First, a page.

Editor's Note: This article is the second installment in a five-part series by Master CFI/CFII/MEI Gary Reeves, which discusses the most common mistakes he sees good IFR pilots and CFIIs keep making (and how you can avoid them).
Pilots often depart under Visual Flight Rules because they learned in training that it is easier and faster. Sometimes, even air traffic control will ask if a pilot can take off VFR. In most cases, this thinking is antiquated, originating from a time before it was so easy to complete your run-up and get your clearance via your mobile device.
If you are younger than 25 years old, you may not believe that phones were once attached via metal cords to poles outside a fixed-base operator (and even required coins to operate). A pilot would have to call flight service to get a clearance and void time and then run to the airplane and rush to the end of the runway before the clearance expired. My, how times have changed.
The risks of departing VFR
Today, with the relative ease of obtaining an IFR clearance, continuing to depart VFR poses two unnecessary risks.
You get trapped under a low overcast and cannot get high enough to make radio contact. If you have an issue, much less an incident or accident, ATC may not know you need help.
You take off and cause a mid-air or near-mid-air collision (NMAC).
The latter happened to me one time in Pennsylvania. I had clearance for an LPV approach to runway 24 at a non-towered field. The weather conditions were overcast at 300 feet, with winds from 240 degrees at 20 knots. New York Center told me there was no observed traffic, and I switched to CTAF.
At 350 feet, I saw a bright white light in front of us, grabbed the flight controls from my student, and jerked the plane up and hard to the right. I felt a hard bump and did an emergency climb. I was sure we had been in a mid-air collision. A minute later, while talking to New York Center, a Bonanza came on the frequency and said, “Bonanza XXXXX, departed XXX runway six, would like to pick up my IFR!”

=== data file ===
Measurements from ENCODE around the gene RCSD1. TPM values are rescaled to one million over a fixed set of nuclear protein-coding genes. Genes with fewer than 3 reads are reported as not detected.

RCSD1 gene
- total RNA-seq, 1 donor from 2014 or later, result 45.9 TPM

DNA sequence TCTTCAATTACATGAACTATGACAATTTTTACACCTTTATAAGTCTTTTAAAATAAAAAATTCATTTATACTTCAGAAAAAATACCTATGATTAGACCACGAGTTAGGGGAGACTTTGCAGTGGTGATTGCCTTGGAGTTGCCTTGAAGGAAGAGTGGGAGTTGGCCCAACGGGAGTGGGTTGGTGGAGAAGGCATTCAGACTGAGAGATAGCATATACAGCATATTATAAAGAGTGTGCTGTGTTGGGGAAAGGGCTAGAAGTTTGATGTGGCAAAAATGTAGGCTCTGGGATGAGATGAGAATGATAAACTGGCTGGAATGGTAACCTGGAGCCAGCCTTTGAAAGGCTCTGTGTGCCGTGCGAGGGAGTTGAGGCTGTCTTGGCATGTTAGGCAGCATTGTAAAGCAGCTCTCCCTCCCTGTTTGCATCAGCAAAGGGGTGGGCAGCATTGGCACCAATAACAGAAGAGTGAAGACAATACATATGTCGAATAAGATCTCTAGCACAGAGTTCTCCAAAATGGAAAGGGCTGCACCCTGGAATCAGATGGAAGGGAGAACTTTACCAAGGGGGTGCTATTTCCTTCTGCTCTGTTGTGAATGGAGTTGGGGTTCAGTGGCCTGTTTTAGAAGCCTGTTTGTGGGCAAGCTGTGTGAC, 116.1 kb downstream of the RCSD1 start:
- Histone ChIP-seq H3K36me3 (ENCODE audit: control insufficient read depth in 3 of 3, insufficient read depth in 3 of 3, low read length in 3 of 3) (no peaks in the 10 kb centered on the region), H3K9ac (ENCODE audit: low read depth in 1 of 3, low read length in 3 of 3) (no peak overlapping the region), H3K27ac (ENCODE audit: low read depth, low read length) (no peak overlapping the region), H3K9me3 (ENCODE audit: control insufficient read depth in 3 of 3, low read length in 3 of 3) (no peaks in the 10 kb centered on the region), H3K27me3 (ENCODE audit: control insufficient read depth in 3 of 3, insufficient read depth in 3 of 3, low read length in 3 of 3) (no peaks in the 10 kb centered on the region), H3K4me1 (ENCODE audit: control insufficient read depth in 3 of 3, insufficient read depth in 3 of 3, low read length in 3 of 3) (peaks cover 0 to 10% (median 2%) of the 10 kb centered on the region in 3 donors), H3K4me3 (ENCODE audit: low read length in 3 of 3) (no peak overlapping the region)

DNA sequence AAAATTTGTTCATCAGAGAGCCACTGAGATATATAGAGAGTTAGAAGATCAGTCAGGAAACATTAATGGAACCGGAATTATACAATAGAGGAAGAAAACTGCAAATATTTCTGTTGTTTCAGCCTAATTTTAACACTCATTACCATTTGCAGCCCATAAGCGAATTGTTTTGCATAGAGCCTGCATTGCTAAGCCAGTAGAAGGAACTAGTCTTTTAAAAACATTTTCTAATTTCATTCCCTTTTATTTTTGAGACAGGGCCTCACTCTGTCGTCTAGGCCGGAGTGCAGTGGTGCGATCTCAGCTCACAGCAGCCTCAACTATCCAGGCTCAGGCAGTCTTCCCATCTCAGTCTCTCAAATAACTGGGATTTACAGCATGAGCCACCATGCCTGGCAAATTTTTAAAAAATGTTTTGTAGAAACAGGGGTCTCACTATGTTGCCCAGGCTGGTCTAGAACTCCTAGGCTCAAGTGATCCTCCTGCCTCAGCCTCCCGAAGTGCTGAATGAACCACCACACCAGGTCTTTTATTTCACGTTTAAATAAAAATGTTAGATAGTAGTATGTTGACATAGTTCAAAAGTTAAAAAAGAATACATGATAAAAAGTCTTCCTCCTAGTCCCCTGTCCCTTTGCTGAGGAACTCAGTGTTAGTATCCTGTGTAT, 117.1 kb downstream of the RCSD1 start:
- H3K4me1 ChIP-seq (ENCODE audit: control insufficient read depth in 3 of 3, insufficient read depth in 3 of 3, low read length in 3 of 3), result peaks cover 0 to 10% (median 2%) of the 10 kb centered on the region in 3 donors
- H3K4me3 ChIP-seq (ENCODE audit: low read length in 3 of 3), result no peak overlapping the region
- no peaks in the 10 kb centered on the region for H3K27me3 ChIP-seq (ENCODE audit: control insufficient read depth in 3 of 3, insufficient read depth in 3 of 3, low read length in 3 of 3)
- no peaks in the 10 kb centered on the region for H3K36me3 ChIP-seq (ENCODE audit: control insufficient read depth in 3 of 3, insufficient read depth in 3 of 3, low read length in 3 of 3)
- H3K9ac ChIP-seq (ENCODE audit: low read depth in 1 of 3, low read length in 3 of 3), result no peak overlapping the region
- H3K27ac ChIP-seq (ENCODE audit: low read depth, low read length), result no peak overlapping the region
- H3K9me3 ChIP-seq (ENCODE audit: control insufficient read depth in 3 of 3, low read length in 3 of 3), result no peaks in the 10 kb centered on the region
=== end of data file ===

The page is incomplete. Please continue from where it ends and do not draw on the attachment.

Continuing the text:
Yep, you read that right. Departing a class G airport with a 20-knot tailwind into a 300-foot overcast without a clearance (or even making a CTAF call) is totally legal. It also happens to be the easiest way to kill my favorite instructor, me!
Although there are a few exceptions where ATC will refuse to give clearance for an airplane on the ground, I recommend trying to get it whenever possible before you depart. Airports like KBTF, inside the surface B airspace of KLSC, should serve as a reminder of the complexities that can await VFR departures.
The risks of canceling IFR after departure
Canceling an IFR flight plan in the air before you land is simply less safe. A published instrument approach guarantees you obstacle clearance and that you land at the correct airport, which is easier said than done on a nighttime flight in an unfamiliar area. Even airline pilots are not immune to these challenges. You may remember when a commercial aircraft operated by Southwest Airlines mistakenly landed at a GA airport in 2014.
Think of it this way. If you would not turn off the airbags in your car and take off your seatbelt when you are 10 minutes from home, why would you cancel IFR? It disables your safety net.
There is an example in my video series of a very high-time King Air pilot who survived a crash just short of his home airport one night after canceling IFR. The autopsy proves he survived the initial impact. However, trapped in the wreckage, he died from his injuries in the ensuing days because no one knew he was missing.
Even if ATC keeps asking, I seldom cancel IFR in the air unless several pilots are in the pattern at a non-towered airport. In that instance, I know I will need to break off the approach and circle to join the pattern anyway, and with several people on CTAF, they will call for help if I need it.